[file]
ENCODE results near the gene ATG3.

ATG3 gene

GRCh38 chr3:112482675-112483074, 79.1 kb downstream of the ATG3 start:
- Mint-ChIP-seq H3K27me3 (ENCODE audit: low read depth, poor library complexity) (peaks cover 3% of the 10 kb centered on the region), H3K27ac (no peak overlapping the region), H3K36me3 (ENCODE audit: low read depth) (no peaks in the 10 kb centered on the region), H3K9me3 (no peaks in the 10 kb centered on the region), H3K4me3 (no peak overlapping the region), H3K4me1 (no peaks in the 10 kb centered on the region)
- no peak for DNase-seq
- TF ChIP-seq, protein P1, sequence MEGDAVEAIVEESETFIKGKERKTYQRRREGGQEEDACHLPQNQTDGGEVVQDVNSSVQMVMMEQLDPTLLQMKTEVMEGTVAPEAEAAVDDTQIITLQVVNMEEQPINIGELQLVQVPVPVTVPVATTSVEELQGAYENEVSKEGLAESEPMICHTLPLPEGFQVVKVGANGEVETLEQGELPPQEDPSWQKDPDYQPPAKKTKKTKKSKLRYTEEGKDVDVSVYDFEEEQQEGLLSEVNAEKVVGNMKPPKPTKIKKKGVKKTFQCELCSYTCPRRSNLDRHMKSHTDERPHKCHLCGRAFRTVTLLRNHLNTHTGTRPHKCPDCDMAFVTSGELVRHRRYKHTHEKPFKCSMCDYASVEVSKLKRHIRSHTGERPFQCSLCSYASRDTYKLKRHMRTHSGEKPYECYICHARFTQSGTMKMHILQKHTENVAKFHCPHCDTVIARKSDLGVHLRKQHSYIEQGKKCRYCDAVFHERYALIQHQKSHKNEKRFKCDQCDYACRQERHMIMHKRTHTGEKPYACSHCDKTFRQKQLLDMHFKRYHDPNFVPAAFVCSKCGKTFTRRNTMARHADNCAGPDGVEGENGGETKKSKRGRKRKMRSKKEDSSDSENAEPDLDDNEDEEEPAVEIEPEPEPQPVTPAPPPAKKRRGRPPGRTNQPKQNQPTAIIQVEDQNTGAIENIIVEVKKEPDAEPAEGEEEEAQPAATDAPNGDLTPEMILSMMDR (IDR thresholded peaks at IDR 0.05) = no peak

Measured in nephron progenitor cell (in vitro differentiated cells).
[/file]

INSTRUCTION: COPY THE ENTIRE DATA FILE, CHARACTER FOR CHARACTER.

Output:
ENCODE results near the gene ATG3.

ATG3 gene

GRCh38 chr3:112482675-112483074, 79.1 kb downstream of the ATG3 start:
- Mint-ChIP-seq H3K27me3 (ENCODE audit: low read depth, poor library complexity) (peaks cover 3% of the 10 kb centered on the region), H3K27ac (no peak overlapping the region), H3K36me3 (ENCODE audit: low read depth) (no peaks in the 10 kb centered on the region), H3K9me3 (no peaks in the 10 kb centered on the region), H3K4me3 (no peak overlapping the region), H3K4me1 (no peaks in the 10 kb centered on the region)
- no peak for DNase-seq
- TF ChIP-seq, protein P1, sequence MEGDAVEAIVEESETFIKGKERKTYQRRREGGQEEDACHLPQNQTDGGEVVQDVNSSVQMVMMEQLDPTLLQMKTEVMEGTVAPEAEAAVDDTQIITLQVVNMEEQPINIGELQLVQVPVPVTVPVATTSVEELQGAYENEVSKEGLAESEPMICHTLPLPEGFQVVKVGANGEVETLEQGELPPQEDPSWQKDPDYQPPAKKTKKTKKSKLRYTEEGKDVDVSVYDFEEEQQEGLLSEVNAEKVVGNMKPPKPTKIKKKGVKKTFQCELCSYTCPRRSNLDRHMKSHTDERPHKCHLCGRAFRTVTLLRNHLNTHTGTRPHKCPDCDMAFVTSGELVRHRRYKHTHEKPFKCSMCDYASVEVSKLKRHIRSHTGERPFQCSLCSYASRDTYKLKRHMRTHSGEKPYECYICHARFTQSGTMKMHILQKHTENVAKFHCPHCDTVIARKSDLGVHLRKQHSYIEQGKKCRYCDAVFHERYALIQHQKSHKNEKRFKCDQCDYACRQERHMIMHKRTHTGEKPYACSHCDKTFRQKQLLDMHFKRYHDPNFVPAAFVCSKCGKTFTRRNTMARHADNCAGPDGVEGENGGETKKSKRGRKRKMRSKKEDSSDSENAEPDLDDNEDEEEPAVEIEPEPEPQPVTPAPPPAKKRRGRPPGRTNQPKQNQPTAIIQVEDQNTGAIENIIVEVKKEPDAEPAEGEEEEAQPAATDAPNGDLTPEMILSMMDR (IDR thresholded peaks at IDR 0.05) = no peak

Measured in nephron progenitor cell (in vitro differentiated cells).